Eugenia Hannify wins prestigious Cecil Day Lewis Literary Award

Congratulations to Eugenia Hannify in 3rd Year who won first prize for her one act play in the Drama category of the Cecil Day Lewis Literary Awards. Eugenia received her award tonight in the Athy Community Arts Centre. Well done Eugenia!

Information about theaward

Cecil Day Lewis Literary Awards competition is an annual event run by Athy Heritage Centre Museum. It is open to approx 150 schools in Co Kildare both primary and secondarywhich includes Special needs category from children and young adults between the ages of 6 - 18years. Individual entries are also accepted.

This prestigious award for any individual to receive, offers students and individuals the opportunity to participate in commemorating the internationally acclaimed poet, Cecil Day Lewis, born in 1904 in Ballintubbert, Athy. He was a Professor of Poetry at Oxford and in 1966, he was awarded Poet Laureate.

The aim of these awards is to foster creativity and explore the power of the word through self-expression, as the Stories, Poems and One Act Plays can be on any subject. The Cecil Day Lewis Literary Awards opens up the literary world to students and individuals alike and could be the starting point for our future poets, playwrights and authors such as yourself. The impact of these Awards far outreaches the class room; aspects like social integration, self-expression and family involvement are all very much a part of these awards.  This is very evident on the night of the Awards Ceremony with the attendance of parents, grandparents, siblings, teachers, local authors and poets.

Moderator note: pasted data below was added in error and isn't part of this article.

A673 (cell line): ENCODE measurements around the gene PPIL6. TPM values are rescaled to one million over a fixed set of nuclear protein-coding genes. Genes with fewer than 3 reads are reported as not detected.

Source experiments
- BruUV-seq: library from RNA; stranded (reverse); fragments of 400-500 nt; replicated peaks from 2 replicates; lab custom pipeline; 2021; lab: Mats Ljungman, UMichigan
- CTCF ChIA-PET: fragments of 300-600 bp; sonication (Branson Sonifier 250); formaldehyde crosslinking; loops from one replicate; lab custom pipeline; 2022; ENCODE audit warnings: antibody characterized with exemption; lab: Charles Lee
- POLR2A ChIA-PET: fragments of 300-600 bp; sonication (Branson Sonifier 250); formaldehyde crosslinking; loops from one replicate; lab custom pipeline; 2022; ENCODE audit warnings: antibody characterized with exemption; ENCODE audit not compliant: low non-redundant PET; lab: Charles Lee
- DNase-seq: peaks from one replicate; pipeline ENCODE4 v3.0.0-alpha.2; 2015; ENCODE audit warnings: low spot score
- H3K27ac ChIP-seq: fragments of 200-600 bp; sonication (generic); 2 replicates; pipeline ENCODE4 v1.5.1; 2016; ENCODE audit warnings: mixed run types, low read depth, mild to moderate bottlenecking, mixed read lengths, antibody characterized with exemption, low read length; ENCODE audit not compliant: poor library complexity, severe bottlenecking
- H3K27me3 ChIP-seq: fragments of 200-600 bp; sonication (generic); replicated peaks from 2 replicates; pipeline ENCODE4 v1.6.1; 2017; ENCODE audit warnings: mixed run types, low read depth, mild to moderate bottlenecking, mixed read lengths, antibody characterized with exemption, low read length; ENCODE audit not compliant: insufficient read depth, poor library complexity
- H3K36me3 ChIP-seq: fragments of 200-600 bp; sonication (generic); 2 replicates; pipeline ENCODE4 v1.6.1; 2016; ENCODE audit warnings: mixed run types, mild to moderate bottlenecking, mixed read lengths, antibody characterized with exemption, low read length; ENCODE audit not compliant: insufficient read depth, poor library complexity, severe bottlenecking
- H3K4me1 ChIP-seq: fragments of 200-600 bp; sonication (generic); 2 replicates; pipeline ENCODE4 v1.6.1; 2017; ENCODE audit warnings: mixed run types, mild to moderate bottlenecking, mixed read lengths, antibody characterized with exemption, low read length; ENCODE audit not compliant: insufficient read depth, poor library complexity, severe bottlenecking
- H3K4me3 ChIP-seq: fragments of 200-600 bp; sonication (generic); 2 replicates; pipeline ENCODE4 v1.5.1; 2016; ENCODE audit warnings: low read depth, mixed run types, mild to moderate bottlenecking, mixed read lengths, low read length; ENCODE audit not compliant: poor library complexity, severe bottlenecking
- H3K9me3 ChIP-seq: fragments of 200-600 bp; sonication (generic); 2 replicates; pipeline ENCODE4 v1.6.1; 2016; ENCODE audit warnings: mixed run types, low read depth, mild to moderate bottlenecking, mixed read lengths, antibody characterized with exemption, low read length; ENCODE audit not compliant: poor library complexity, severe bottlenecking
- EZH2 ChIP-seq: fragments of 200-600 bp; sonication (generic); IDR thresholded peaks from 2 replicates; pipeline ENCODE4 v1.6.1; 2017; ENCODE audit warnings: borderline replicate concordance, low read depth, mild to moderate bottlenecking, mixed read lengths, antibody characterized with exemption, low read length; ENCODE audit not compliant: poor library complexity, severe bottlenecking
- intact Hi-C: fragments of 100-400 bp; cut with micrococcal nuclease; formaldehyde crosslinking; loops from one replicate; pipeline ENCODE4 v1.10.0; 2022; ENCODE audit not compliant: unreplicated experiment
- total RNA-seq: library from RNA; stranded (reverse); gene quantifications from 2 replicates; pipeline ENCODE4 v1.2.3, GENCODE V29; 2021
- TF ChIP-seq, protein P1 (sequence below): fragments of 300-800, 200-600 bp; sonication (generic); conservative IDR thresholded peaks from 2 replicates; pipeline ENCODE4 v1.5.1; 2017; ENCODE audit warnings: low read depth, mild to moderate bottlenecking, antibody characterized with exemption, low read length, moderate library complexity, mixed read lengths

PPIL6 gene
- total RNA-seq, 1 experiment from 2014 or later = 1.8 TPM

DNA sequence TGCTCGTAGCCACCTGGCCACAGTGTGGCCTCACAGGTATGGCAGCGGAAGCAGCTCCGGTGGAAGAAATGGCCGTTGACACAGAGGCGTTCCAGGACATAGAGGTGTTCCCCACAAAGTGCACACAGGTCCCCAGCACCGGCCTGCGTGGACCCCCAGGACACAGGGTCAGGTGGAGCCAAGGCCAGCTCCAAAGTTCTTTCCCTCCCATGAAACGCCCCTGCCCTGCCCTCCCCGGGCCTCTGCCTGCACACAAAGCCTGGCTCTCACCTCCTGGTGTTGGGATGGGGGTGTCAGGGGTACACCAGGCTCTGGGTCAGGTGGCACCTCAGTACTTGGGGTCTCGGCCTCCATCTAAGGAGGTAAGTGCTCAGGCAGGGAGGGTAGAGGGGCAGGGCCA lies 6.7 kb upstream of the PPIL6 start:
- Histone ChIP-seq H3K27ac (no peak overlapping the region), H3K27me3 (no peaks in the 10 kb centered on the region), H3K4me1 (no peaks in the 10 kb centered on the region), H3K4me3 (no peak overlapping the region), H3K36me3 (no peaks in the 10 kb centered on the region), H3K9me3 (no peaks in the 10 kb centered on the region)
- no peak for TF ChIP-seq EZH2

Profile of Cecil Day-Lewis

Cecil Day-Lewis, born in 1904 was the son of a Church of Ireland Minister, then living in Ballinturbbert House, Athy, Co. Kildare.  He was educated in Sherborne School and then Wadham College, Oxford.

He was a schoolmaster until 1935 and during that time his restless intellect led him into writing detective fiction.  He wrote under the pen name Nicholas Blake, introducing the detective Nigel Strangeways in A Question of Proof, which was followed by twenty popular and successful stories.

Given the political and social turmoil between the wars years, like many intellectuals of his day, he leaned more and more towards Marxism, joining the Communist party in 1936.  He edited the Socialist Symposium the Mind in Chains, which took place in 1937.

His frequent broadcasts were a joy to him and he enjoyed giving recitals and lectures in schools and colleges.  He sat on committees, judged awards and his enthusiasm embraced children’s stories for radio and he wrote a number of children’s’ books including the popular Poetry for You.